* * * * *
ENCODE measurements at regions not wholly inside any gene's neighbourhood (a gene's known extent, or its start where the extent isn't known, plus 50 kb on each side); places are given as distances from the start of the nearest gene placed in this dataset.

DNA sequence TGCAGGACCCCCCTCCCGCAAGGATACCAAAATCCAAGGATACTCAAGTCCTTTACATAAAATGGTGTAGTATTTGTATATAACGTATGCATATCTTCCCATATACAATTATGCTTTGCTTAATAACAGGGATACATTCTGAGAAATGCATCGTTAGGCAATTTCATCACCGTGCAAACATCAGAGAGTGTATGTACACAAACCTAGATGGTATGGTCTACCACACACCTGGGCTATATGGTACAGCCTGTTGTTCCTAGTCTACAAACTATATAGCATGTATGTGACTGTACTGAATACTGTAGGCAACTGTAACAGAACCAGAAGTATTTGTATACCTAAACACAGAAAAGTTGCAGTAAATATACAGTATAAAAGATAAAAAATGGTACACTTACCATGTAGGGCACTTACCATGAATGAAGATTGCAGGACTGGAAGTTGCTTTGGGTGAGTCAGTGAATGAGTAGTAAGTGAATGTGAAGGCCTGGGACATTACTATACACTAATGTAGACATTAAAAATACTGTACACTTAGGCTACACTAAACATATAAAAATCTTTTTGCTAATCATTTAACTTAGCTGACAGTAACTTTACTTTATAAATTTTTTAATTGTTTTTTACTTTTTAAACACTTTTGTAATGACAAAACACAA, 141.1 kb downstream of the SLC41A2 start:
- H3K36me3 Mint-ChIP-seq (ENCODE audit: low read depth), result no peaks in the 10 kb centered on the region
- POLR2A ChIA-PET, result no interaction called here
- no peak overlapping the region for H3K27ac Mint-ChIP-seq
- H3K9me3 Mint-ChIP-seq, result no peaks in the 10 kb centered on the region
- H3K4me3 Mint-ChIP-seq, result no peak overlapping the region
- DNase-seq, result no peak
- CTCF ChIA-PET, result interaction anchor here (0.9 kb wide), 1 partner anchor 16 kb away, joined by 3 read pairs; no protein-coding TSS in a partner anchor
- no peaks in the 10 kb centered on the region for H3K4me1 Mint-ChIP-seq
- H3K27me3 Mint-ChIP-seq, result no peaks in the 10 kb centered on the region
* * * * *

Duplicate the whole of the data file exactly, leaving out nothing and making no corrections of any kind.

ENCODE measurements at regions not wholly inside any gene's neighbourhood (a gene's known extent, or its start where the extent isn't known, plus 50 kb on each side); places are given as distances from the start of the nearest gene placed in this dataset.

DNA sequence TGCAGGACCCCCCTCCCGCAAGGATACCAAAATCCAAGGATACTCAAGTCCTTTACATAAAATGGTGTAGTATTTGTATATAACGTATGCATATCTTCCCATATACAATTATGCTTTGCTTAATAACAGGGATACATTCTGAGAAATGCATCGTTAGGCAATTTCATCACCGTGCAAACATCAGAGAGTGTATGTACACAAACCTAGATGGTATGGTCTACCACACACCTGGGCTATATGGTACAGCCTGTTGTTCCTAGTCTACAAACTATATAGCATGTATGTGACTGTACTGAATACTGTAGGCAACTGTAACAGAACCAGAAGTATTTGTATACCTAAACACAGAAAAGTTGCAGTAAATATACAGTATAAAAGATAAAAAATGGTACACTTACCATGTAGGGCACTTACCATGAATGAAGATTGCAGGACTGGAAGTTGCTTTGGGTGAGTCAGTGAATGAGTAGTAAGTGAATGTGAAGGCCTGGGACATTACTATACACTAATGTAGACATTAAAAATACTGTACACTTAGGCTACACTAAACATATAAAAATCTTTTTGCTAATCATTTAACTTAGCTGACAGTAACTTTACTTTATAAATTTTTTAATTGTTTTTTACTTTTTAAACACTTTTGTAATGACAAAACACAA, 141.1 kb downstream of the SLC41A2 start:
- H3K36me3 Mint-ChIP-seq (ENCODE audit: low read depth), result no peaks in the 10 kb centered on the region
- POLR2A ChIA-PET, result no interaction called here
- no peak overlapping the region for H3K27ac Mint-ChIP-seq
- H3K9me3 Mint-ChIP-seq, result no peaks in the 10 kb centered on the region
- H3K4me3 Mint-ChIP-seq, result no peak overlapping the region
- DNase-seq, result no peak
- CTCF ChIA-PET, result interaction anchor here (0.9 kb wide), 1 partner anchor 16 kb away, joined by 3 read pairs; no protein-coding TSS in a partner anchor
- no peaks in the 10 kb centered on the region for H3K4me1 Mint-ChIP-seq
- H3K27me3 Mint-ChIP-seq, result no peaks in the 10 kb centered on the region